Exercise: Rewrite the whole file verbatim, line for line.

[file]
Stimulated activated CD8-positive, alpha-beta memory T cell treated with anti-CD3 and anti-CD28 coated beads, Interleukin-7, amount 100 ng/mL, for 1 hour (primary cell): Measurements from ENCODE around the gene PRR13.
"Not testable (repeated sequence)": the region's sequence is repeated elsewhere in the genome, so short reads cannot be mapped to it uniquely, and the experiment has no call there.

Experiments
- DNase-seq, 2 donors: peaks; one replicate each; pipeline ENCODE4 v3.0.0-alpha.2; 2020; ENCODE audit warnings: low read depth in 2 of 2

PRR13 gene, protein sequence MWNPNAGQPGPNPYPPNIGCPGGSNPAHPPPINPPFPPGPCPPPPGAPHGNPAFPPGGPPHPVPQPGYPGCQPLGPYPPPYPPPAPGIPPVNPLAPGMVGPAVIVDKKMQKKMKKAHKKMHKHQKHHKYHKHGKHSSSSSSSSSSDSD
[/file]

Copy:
Stimulated activated CD8-positive, alpha-beta memory T cell treated with anti-CD3 and anti-CD28 coated beads, Interleukin-7, amount 100 ng/mL, for 1 hour (primary cell): Measurements from ENCODE around the gene PRR13.
"Not testable (repeated sequence)": the region's sequence is repeated elsewhere in the genome, so short reads cannot be mapped to it uniquely, and the experiment has no call there.

Experiments
- DNase-seq, 2 donors: peaks; one replicate each; pipeline ENCODE4 v3.0.0-alpha.2; 2020; ENCODE audit warnings: low read depth in 2 of 2

PRR13 gene, protein sequence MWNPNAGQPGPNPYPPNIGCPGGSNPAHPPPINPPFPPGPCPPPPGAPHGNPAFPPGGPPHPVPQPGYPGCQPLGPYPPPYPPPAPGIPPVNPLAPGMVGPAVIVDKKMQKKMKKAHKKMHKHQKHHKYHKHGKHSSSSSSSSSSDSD